(Disclaimer: English is my second language, so I want to apologize in advance for there may be mistakes in the text below. If you find any, please let me know so that I can correct it. I'd really appreciate it. Thanks.)
When I was younger, I used to spend a lot of time playing videogames. In fact, the first thing I did after my last exam at the University was to spend half the night playing X-COM: Terror from the Deep. Now, I have nor the time neither the energy to play anymore, but I am still very interested in all the pop culture originated around videogames and I was immediately attracted to Press Start to Play, an anthology of science fiction short stories focused on electronic gaming.
John Joseph Adams and Daniel H. Wilson have assembled a very solid collection of both original stories and reprints. For instance, in the book you will find "Anda's Game", by Cory Doctorow, which is almost a classic now, together with new tales by authors such as Charles Yu, Charlie Jane Anders, Austin Grossman or Yoon Ha Lee.
There is a quite a variety of topics and approaches throughout the anthology, but I was pleased to find a couple of themes that are shared by many of the stories included in the book. The first one is the idea of videogames invading, somehow, real life. Many of the authors explore the frontier between games and reality, a frontier that sometimes blurs and even disappears as, for instance, in stories such as "Desert Walk", by S.R. Mastrantone, "NPC", by Charles Yu, "REAL", by Django Wexler, "Respawn", by Hiroshi Sakuraza or my favorite in the book: "Save Me Plz", by David Barr Kirtley, an excellent story which also throws some epic fantasy elements into the mix.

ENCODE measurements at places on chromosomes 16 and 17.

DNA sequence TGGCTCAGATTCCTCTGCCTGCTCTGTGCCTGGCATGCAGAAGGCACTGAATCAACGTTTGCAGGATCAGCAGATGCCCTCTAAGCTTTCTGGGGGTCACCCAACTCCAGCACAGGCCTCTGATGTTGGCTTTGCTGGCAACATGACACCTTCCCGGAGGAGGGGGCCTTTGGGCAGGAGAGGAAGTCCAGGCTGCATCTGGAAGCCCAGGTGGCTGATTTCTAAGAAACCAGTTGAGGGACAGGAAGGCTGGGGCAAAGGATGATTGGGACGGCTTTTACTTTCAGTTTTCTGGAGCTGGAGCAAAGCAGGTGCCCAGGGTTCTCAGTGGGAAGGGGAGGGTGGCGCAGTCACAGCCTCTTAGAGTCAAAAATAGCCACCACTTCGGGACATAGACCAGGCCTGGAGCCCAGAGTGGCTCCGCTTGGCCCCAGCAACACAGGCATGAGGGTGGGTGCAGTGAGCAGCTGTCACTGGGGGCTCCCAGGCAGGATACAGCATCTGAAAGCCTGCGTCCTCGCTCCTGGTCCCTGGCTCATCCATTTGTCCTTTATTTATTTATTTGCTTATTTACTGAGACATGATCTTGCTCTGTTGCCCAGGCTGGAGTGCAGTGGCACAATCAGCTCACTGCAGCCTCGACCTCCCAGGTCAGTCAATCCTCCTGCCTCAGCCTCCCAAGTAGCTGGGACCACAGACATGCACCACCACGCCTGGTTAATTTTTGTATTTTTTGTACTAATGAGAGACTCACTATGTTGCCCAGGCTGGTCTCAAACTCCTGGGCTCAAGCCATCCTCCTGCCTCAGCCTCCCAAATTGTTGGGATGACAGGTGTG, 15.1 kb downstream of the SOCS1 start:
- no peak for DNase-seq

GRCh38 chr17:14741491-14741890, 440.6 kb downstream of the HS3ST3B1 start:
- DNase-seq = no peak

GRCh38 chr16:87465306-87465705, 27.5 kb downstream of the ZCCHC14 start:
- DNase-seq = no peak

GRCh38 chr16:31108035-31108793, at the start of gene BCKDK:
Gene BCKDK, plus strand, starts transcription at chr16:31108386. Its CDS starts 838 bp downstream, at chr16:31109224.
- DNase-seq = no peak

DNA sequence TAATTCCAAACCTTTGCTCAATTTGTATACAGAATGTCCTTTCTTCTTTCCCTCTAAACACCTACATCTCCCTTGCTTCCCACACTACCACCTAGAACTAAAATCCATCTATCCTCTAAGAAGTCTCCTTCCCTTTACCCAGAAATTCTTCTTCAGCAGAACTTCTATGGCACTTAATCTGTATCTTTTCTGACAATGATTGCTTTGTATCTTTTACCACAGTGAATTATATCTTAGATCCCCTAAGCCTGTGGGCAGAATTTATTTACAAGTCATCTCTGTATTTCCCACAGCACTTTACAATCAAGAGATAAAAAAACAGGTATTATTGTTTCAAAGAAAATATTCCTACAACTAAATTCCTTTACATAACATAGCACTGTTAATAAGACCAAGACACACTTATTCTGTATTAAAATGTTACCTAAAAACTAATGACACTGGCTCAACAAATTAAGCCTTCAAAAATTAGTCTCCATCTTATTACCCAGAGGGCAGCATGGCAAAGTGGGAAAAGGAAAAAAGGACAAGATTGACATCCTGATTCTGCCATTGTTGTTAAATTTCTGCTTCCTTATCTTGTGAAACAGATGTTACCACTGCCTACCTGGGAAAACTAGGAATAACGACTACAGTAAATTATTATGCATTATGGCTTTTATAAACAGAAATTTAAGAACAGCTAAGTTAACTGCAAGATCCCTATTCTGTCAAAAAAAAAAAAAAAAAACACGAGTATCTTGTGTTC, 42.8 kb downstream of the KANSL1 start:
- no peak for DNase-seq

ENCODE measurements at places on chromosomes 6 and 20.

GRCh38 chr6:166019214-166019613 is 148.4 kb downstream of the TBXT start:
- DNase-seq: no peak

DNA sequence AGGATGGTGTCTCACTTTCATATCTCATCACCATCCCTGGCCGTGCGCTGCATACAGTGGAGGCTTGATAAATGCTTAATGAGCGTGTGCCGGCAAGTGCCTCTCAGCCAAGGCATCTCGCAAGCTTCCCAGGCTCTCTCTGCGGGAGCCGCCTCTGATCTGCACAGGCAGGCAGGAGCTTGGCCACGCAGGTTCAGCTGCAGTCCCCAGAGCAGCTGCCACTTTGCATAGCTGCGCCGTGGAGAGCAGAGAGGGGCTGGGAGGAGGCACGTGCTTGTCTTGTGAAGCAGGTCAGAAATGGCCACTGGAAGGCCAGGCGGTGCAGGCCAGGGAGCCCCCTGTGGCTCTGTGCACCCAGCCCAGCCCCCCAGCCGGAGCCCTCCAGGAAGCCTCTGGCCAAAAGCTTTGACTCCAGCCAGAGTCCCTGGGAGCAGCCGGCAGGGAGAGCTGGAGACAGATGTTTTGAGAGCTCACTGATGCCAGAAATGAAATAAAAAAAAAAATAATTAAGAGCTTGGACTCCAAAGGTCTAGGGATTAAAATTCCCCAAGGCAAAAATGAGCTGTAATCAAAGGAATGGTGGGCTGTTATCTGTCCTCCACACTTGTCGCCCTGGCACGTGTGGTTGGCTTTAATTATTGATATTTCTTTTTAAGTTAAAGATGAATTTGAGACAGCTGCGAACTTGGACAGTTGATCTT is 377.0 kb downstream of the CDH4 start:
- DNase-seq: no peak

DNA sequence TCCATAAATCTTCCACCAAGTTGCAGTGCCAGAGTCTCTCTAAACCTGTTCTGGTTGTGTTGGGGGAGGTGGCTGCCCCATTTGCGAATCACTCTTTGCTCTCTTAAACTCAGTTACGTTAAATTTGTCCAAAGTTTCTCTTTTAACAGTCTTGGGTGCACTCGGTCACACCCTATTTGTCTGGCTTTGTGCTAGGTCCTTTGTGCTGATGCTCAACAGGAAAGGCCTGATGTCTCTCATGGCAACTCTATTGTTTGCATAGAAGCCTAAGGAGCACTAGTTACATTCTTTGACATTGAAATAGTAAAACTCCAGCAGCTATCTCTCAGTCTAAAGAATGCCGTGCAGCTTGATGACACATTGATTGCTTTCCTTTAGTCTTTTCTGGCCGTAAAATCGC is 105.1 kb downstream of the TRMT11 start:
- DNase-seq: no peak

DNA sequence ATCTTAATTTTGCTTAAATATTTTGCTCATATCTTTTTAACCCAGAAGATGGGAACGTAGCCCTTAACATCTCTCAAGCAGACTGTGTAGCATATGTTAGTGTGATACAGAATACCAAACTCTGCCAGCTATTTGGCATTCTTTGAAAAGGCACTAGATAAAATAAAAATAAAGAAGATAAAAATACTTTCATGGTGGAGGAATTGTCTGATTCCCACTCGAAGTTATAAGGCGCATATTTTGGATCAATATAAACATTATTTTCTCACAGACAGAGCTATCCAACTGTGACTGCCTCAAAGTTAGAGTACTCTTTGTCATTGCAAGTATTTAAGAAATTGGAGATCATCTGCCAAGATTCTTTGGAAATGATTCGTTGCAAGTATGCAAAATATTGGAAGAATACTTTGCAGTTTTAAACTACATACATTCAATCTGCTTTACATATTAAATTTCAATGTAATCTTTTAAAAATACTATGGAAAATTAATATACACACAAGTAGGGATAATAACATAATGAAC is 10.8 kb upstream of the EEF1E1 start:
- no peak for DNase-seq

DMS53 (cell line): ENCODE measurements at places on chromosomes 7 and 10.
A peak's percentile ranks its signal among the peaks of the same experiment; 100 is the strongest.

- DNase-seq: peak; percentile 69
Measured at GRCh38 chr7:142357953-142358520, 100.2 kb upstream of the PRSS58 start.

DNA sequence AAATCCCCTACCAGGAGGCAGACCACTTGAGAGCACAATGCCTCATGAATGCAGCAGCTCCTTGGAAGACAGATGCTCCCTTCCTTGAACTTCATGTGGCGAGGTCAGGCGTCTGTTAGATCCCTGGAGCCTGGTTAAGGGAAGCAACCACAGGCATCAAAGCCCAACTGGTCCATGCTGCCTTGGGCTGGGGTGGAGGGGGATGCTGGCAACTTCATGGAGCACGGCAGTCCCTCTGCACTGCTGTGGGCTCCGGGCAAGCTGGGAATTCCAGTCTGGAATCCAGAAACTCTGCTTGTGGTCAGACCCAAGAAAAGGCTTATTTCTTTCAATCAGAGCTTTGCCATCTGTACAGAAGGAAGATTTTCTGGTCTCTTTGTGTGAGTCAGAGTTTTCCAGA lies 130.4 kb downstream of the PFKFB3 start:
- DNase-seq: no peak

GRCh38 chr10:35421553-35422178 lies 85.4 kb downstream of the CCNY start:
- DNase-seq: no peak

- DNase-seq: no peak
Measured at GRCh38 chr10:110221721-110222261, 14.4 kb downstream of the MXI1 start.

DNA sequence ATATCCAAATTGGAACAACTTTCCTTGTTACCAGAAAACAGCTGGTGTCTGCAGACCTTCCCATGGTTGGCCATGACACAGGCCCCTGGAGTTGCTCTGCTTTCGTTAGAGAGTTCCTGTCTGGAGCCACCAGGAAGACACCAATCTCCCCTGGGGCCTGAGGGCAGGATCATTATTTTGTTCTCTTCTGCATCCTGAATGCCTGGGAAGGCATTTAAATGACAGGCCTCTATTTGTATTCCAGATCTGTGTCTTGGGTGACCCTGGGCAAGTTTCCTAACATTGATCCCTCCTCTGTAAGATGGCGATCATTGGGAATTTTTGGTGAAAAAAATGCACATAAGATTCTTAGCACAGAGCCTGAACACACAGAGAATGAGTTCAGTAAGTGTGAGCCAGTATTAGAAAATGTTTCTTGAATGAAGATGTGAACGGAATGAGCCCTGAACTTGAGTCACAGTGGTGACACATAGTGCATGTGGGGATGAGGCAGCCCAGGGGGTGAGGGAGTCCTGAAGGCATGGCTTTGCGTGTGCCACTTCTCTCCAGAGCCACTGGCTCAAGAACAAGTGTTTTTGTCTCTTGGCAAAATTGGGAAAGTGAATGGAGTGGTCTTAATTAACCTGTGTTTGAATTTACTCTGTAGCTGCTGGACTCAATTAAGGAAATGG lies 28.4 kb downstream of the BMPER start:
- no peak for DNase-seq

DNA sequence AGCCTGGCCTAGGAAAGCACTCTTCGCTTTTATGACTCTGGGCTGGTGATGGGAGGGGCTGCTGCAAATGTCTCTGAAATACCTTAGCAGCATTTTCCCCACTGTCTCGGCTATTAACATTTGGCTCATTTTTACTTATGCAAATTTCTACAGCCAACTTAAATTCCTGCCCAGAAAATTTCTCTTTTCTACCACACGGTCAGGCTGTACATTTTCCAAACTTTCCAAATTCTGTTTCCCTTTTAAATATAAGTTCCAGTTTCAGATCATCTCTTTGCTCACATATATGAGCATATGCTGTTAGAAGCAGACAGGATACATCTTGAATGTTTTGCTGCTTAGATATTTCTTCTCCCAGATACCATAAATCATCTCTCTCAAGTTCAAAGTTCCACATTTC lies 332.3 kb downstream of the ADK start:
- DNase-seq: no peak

A very interesting variation of the games-merge-with-reality trope is the exploration of how videogames affect our relationships with our friends and family. This is addressed in stories such as "All of the People in Your Party Have Died", by Robin Wasserman, "Coma Kings", by Jessica Barber, the very courageous "Please Continue", by Chris Kluwe, the lovely YA "1UP", by Holly Black, and the super sweet "Rat Catcher's Yellow", by Charlie Jane Anders, one of the best and more thought-provoking love stories that I've read lately.
I was also pleasantly surprised to find that some of the stories include some of the elements that I like the most about videogame culture, but that are not that popular and are sometimes forgotten. For instance, text-based adventures are the topic of stories such as "The Clockwork Soldier", by Ken Liu, and "end game
", by Chris Avellone. Also, I enjoyed a lot how the urban legends about secret games are used in "Killswitch", by Catherynne M. Valente, and, especially, in "Desert Walk", by S.R. Mastrantone, which does a superb job of creating an atmosphere that is equally ominous and fascinating.
All in all, Press Start to Play is a very good anthology with stories of a great average quality and only a handful of weaker ones ("Twarrior", by Andy Weir, is especially bad) and I recommend it. Even if you are not that much into videogames, you will find plenty of things to like in this book.